On Live Music

My tabby cat
Salami, the best cat ever
A lot of people say that music is their life.

Well, I wouldn't go quite as far as that; while my life does consist of cool things, like music, experimental physics, my wonderful, loving boyfriend, and the best cat ever, it also consists of less cool things like chores and familial arguments. But I still love music - not in the sense that I get my panties wet over yet another manufactured idol with shitty hair, but...well...

...Let me tell you something about myself. My mother was a music teacher, pianist and chorister for years, and as a child I grew up with a piano in the house that I would plink and plonk at until I actually learned to play. I also grew up with one of those old record players in the same room as the piano, and I distinctly remember dancing around to an LP. My dad also loves music - OK, so his taste is crap and now mine is forever crap too, but the point is that both my parents got me to love music. It was always playing in the house when I was younger.

Black upright Yamaha piano
Not my piano, but a similar model
When I started going to secondary school, I was offered singing lessons and a chance to join the choir. Six years on, I've passed my Grade 8 Singing with Distinction; for me, this means I've finally worked out how to carry a tune.

In the meantime, I've sung by myself. I've sung with other people. I've sung in churches and cathedrals both in the UK and abroad, and I've sung in the open air. I've sung in concert settings and under Menin Gate. I've even sung at Abbey Road Studios with the Really Big Chorus, something I'm incredibly proud that I did.

Live music
And while I treasure all the musical experiences that I've had, in the end I've got to say that I prefer live music to all the rest. While as a vaguely musical person I can appreciate the hard work artistry that goes into recording pieces, and the effects you can get in a recording studio that you can't get live on stage, live music will always be my favourite.

Firstly, live music is possibly the highest definition you can get, as it doesn't have to be compressed - and you hear it with your ears. The sound is coming at you from all directions, everywhere, and you're just swimming in music (well, if the acoustics are halfway decent). No matter how hard you try to replicate that with your lossless compression, something will get lost along the way. It's not the same.

Live music
Secondly, I find live music to be better for interaction. How does that even make sense? Well, recently I went to an exhibition of Vermeer's artwork at the National Gallery...I'm a snob, I know, but I love artwork and especially artwork of musical instruments, even if art critics apparently can't tell the difference between a cello and a viola da gamba. It didn't hurt that they had real Baroque instruments on display either, or that they had short performances by the Academy of Ancient Music - short performances that I wish had lasted longer, as I'd have gladly stood up for longer just to hear them perform more.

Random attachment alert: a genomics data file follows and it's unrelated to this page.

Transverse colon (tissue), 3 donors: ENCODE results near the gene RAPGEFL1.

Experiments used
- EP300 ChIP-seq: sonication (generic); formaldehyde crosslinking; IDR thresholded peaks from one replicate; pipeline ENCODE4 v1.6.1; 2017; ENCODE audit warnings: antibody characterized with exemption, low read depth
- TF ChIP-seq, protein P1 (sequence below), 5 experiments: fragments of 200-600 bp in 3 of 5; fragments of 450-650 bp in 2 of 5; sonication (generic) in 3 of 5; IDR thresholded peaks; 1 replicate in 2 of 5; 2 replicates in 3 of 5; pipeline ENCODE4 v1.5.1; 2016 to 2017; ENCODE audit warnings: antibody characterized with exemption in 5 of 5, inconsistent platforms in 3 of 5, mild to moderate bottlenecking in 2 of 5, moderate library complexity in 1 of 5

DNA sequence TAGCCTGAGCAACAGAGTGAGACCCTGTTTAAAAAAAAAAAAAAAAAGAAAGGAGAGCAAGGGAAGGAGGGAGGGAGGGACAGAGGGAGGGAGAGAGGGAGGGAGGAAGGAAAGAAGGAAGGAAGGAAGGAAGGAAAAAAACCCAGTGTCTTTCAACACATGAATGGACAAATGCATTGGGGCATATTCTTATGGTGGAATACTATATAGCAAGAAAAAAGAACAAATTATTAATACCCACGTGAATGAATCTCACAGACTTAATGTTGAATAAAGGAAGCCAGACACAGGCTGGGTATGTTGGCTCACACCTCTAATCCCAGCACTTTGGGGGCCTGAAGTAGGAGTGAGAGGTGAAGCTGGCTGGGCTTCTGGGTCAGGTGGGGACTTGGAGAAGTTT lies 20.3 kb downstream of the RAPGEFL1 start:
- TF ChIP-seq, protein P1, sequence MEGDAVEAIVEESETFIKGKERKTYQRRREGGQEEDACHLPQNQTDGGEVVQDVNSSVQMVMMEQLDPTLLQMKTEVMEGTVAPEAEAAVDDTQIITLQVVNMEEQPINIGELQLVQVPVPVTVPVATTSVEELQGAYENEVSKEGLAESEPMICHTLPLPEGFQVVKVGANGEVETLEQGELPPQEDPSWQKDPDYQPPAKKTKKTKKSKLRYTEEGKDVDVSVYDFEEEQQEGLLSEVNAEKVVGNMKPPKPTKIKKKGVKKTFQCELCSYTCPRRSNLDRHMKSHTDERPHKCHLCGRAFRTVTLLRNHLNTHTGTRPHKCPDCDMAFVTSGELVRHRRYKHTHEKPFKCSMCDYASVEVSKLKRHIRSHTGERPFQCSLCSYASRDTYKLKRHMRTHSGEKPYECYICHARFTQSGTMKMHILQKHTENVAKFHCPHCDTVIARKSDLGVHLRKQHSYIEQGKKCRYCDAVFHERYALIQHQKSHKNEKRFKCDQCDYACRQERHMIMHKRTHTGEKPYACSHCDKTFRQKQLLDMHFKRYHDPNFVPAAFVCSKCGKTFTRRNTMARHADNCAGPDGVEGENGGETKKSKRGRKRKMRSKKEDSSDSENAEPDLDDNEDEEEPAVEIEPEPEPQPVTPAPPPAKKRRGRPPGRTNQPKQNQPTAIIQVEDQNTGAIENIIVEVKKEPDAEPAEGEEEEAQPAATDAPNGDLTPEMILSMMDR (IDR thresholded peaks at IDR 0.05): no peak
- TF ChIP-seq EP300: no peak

Live music
Now, while I love Baroque music and heartily disliked the crowd taking up most of the seats, who seemed to be middle-aged pseuds, I can't help but think that I enjoyed it more because of the interaction with the musicians, who took the time to go into more detail about the pieces they were playing and the instruments they were playing it on, such as the Baroque violin and the theorbo. These are not things I would have been able to pick up on in a recording.

Live music
That's my view as an audience member - but what about my view as a performer? I'll go onto what I feel is most important in a little bit, but for now I'd like to talk a bit about audience interaction. I don't just like to sing and then fuck off; what makes performing really special for me is when people come and stroke my ego afterwards, and when we get to meet and chat a bit about music and the dynamics of being in a choir. It feels really great to be on somewhat more equal terms with the audience; I don't like the idea that the performer imparts something to a passive audience, and I like group singing because I feel that it helps to draw people closer together. That's just me being silly and possibly hypocritical (I mostly perform art music, where the audience generally has to shut up and applaud), though.

Live music
Finally, what I like most about live music is that it only happens once. You hear a note once and then - gone. You only get one shot at doing it right. And that's what makes it so challenging and so beautiful for me. That's actually what I found most unsettling about recording: in a studio, you get far more than one shot. You get two shots and three shots and five shots and as many shots as they care to give you, so that they can tweak it until it's just right and tweak it even more once you're out of the room. Some people like that - and that's fine. That's their preference. But it all seems a little too perfect and clinical for me.